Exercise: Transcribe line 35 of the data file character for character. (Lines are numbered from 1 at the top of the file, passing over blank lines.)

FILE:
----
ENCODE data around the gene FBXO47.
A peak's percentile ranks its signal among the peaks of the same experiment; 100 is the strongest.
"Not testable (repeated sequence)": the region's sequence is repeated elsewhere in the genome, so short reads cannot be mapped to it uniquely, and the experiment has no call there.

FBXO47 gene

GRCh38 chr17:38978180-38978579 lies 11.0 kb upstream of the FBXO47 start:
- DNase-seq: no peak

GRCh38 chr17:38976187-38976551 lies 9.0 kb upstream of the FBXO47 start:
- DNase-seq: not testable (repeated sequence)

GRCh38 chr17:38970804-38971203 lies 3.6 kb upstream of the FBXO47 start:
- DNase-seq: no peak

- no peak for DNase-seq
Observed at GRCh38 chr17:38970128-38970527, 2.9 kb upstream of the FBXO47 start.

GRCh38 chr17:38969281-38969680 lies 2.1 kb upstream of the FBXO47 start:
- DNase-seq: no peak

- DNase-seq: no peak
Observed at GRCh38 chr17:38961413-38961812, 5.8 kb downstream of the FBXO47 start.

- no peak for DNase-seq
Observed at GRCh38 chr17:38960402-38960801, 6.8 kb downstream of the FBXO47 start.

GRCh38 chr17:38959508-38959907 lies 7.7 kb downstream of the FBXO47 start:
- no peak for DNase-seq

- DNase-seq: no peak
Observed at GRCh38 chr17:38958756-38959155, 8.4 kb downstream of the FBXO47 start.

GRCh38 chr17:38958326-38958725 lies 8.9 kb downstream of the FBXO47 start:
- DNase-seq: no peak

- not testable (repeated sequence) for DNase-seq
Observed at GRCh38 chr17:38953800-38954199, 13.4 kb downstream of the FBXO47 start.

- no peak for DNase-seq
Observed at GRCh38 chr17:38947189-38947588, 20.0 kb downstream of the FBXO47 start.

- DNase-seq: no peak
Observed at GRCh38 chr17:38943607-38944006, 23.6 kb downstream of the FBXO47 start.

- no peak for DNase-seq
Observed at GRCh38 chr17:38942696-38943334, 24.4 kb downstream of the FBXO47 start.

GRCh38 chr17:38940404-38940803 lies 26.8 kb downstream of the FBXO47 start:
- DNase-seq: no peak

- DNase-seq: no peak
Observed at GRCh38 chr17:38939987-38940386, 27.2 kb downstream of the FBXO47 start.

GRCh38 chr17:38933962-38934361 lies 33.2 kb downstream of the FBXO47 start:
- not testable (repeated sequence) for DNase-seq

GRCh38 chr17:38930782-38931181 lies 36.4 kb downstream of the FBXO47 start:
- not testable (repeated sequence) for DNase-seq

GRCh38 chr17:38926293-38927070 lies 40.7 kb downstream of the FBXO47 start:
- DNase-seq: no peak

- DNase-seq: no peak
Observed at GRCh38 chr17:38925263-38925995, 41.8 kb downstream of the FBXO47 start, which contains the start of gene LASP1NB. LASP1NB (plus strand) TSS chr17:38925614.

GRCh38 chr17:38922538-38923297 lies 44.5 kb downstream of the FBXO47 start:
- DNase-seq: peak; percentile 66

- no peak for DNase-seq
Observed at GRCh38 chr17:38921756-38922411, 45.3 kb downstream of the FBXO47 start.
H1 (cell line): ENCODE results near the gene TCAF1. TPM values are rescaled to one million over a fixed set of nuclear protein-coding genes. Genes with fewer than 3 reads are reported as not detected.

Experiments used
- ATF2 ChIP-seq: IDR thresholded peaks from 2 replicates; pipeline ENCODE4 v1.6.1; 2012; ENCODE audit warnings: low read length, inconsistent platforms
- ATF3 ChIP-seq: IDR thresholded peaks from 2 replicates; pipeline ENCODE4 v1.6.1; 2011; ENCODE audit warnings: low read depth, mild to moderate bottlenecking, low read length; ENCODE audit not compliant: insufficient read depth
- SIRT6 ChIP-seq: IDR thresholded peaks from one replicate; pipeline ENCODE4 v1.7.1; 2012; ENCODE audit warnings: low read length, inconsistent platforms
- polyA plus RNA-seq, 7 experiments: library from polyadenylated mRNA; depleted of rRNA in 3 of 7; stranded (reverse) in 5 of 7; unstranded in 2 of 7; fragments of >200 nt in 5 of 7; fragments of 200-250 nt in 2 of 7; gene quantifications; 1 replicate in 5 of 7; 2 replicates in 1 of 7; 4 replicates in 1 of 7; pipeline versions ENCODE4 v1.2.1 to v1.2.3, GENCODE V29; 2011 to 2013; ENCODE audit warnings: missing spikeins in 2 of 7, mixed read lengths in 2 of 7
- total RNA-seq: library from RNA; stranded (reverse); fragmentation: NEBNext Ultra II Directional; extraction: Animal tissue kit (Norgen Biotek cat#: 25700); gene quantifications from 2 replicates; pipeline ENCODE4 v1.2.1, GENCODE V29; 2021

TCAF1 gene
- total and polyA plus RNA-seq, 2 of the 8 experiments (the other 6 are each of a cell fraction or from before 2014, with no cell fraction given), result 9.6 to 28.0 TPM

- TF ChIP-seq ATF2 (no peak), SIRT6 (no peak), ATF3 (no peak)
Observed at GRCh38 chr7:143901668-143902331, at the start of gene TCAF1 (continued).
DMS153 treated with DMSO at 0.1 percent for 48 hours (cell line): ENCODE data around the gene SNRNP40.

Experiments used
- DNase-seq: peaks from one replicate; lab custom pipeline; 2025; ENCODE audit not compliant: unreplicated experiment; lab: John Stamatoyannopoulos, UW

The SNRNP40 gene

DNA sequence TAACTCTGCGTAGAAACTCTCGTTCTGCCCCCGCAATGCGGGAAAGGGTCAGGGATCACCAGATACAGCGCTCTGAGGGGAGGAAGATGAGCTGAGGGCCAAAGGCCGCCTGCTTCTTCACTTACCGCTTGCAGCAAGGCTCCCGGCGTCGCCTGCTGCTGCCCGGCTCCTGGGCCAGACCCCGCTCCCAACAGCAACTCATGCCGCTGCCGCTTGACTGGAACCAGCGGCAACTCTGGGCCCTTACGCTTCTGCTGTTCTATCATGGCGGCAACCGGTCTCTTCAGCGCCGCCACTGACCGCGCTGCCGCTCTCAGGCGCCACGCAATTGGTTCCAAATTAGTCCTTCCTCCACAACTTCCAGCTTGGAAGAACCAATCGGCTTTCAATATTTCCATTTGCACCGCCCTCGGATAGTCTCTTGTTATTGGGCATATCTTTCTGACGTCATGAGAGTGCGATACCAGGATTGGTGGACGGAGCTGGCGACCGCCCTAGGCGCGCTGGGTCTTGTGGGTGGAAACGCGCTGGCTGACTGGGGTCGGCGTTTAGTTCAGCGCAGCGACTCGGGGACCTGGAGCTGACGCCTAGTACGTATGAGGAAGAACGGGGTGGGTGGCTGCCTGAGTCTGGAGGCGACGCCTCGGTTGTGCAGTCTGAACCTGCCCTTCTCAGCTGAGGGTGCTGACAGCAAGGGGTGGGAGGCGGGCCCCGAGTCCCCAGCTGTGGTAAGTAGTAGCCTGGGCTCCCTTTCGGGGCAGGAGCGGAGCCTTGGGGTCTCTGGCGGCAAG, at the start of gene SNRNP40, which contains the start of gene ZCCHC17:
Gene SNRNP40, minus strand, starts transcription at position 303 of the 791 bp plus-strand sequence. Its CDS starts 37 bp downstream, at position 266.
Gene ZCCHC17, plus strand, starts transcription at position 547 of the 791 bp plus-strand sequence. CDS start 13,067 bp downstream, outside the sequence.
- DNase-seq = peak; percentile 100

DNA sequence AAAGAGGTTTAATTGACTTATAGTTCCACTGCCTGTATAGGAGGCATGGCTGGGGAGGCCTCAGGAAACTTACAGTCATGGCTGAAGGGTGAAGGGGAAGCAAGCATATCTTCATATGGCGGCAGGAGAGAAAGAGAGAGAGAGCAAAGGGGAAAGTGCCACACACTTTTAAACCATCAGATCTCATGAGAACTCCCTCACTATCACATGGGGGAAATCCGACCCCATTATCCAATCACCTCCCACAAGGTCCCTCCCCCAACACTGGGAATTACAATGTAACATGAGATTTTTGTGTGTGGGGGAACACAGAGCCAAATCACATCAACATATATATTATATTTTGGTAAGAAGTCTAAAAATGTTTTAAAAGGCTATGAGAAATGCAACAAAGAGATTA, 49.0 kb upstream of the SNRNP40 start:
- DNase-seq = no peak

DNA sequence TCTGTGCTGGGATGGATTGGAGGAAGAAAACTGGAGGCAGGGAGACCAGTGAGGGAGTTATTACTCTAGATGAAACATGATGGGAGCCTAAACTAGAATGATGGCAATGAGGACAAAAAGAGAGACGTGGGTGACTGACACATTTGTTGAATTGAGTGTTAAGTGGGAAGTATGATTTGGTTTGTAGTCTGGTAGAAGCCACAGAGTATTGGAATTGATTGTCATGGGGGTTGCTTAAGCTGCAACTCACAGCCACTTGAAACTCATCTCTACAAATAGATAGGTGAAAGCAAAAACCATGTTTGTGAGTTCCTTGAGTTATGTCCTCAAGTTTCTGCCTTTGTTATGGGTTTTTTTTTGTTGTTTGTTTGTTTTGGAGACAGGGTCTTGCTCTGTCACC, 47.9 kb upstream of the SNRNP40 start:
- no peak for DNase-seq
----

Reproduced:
- DNase-seq: no peak